Sunday, January 11, 2015

Buffalo Filet - Fried

I've never been a filet mignon person. I've never ordered a filet in a restaurant. I've always gone for rib eyes because of the greater marbling of fat. I had a thought change recently when Judy ordered a buffalo filet at Sylvan Lake Lodge in South Dakota. It was one of the nicest pieces of meat I've ever had: tender and very flavorful. 

For Christmas, Judy got me a very nice present, a bunch of buffalo meat, including a number of buffalo fillets. I've never cooked a filet so I checked out how to do it: Chef Mark Spelman on Youtube
These buffalo fillets were shipped in from Colorado.
The fillets were allowed to sit out of the refrigerator for about an hour to get to room temperature.
First, put seasoning on the top and bottom and all of the sides. Fillets are thick enough that the sides have a significant area that need to be covered. I used Himalayan pink sea salt and cracked pepper. 
Cracked pepper and pink sea salt coated the surfaces of the meat.
Then get a skillet hot and add both butter and vegetable oil to it. This will help make the desired caramelization on the outside of the filet. Put the filet in the pan and leave it on the first side for about 1 1/2 minutes. Then turn the filet over to the other side, swishing it around in the butter/oil combination to make sure it covers the entire surface, then turn the filet on the sides and give each side a turn in the pan, something I've never seen before. He pointed out that it gets a little smoky as the fat burns off from the oil and butter. He put in some shallots and garlic, along with cognac, toward the end of the process, something I opted not to do. Chef Spelman was cooking a rare filet and suggested that the heat could be turned down and that it could be cooked longer if you wanted it cooked medium. I had lots of oil and butter in the pan and it made a nice frothy boiling mixture which started to turn brown the longer it was in the pan.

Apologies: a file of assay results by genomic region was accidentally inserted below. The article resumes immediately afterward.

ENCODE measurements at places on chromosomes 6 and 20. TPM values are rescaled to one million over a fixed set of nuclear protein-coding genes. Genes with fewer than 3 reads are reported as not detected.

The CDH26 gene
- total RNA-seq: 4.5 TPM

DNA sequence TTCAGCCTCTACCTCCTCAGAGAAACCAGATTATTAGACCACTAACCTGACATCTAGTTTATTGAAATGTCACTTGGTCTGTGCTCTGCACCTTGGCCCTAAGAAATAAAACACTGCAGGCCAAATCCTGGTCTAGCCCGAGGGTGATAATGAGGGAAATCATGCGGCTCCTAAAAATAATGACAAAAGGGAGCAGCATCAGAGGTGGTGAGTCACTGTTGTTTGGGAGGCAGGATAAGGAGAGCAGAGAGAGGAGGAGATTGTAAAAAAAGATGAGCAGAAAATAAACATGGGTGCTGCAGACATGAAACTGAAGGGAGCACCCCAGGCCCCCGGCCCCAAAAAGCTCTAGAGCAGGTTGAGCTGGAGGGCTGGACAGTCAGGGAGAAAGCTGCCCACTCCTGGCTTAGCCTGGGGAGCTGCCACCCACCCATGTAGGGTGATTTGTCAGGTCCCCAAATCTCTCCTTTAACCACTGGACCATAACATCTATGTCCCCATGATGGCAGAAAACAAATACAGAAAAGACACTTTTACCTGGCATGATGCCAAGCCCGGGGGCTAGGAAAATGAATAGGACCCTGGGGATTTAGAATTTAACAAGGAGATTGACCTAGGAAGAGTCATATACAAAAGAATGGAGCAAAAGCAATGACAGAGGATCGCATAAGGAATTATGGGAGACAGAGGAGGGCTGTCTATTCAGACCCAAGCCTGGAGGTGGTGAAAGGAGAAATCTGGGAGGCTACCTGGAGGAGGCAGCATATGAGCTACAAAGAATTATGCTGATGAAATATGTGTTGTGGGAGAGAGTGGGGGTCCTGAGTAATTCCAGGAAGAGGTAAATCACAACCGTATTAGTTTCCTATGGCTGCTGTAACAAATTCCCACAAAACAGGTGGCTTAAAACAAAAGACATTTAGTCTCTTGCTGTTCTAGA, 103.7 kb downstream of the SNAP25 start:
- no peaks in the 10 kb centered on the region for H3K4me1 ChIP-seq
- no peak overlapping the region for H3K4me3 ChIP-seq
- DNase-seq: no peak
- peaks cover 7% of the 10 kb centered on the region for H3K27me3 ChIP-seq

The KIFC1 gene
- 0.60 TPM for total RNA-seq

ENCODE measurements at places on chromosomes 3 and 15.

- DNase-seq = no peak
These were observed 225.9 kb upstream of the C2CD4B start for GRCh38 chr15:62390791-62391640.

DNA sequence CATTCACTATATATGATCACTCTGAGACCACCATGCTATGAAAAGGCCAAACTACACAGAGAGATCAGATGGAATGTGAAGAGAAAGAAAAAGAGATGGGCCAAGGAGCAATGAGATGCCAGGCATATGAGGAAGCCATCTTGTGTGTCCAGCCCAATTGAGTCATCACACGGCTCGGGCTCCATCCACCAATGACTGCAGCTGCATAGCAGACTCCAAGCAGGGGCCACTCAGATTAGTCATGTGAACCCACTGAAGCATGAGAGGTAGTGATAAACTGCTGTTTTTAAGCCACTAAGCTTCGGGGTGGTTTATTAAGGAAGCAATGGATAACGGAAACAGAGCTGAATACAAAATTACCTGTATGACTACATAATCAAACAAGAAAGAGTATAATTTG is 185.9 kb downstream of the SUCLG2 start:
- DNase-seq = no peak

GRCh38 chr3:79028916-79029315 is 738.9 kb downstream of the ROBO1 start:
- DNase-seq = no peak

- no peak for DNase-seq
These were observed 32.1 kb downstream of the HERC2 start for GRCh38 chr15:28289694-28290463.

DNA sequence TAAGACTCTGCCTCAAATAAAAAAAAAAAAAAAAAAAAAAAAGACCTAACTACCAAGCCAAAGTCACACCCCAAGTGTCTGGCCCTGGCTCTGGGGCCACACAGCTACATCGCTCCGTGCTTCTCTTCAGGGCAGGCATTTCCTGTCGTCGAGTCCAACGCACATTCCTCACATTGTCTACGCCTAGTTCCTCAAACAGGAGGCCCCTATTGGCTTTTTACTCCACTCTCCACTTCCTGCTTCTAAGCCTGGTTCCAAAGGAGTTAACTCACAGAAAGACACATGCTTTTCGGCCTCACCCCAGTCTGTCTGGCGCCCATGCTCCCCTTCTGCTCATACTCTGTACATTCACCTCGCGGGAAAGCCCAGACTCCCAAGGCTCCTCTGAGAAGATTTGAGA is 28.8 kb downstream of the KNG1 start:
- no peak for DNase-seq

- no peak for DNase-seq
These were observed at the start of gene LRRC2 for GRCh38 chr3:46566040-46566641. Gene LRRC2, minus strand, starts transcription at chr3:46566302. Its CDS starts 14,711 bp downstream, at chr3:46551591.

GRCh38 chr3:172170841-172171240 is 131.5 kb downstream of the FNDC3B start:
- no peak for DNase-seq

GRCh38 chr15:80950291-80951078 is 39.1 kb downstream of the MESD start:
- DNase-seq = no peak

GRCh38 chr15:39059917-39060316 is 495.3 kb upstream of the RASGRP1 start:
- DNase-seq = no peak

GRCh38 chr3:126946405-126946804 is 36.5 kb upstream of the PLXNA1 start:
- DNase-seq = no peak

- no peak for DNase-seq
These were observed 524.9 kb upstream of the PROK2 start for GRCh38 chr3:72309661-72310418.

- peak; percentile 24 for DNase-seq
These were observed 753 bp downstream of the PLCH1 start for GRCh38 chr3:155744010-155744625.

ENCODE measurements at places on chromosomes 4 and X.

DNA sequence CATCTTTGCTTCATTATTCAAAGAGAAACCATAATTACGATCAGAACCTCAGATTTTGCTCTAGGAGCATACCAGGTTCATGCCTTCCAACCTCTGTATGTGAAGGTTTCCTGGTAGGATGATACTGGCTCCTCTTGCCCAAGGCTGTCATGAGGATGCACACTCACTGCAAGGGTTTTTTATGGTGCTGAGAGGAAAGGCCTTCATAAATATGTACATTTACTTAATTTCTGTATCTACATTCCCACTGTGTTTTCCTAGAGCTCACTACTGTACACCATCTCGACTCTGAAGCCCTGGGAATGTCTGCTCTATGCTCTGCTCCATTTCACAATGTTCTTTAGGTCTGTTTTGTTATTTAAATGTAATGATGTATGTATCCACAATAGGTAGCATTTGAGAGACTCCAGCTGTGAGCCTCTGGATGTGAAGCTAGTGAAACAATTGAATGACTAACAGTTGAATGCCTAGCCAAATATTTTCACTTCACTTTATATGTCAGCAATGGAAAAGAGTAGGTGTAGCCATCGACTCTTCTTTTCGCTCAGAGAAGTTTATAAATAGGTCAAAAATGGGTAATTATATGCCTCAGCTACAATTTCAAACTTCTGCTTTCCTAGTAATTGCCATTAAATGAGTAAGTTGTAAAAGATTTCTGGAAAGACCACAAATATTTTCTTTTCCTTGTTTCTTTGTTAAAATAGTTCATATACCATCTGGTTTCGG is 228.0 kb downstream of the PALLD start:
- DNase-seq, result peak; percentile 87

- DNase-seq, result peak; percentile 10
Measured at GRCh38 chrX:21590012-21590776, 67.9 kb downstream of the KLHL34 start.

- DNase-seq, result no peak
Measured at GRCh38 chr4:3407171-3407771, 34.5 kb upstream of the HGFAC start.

I've never cooked with so much oil and butter in the pan. 
During the cooking process, the oil and butter start to turn brown.
I subsequently looked at another video, by Di Kometa, who had some other suggestions. She uses a cast iron skillet which distributes heat well and can also be put into the oven, which she does to further cook the filet - she likes hers medium (she calls it medium rare but it is only slightly pink inside).  She suggests getting the meat to room temperature, she leaves it out of the refrigerator for an hour or more. Unlike Chef Spelman, she put a coating of vegetable oil on the outside of the filet before adding salt and pepper. Vegetable oil has a higher cooking temperature than olive oil. Unlike Spelman, she did not season the sides and she does not add any additional oil or butter to the pan, only the oil she originally spread on the filet before seasoning it. She does this to eliminate the smoke that comes from having more oil in the pan. She cooks the filet 2 to 3 minutes on the top and bottom, and then the sides for about a minute each. She then puts the entire skillet into a 400 degree oven for about 5 minutes, then uses a thermometer to test the inside temperature of the filet, inserting it through a side.  

The outside of the completed filet looks over-done, but you cut into it and beautiful red and pink butter is inside, with the red warm and the outside caramelized surface providing the seasoning. Very nice and tasty. I'm going to enjoy getting to know fillets as I consume them. I really prefer buffalo to beef, it has a nicer texture and you know that the buffalo has been raised on a better diet in a more humane enclosure. 
The completed buffalo fillets, looking pretty well-done.
But inside, nice pink/red and warm with great flavor, assisted by the caramelized coating on the outside.


  1. Buffalo meat really is wonderful. How great is it that you can look up how to cook things on youtube? You've got to feel sorry for our poor ancestors, having to figure it out on their own.

  2. I'm with Chris."Here, honey. Cook this tongue I just cut out of that there buffalo, would you?" On the other hand, having access to how to cook tongue means that people like you DO cook tongue. I'm looking forward to a few more of these tender fillets.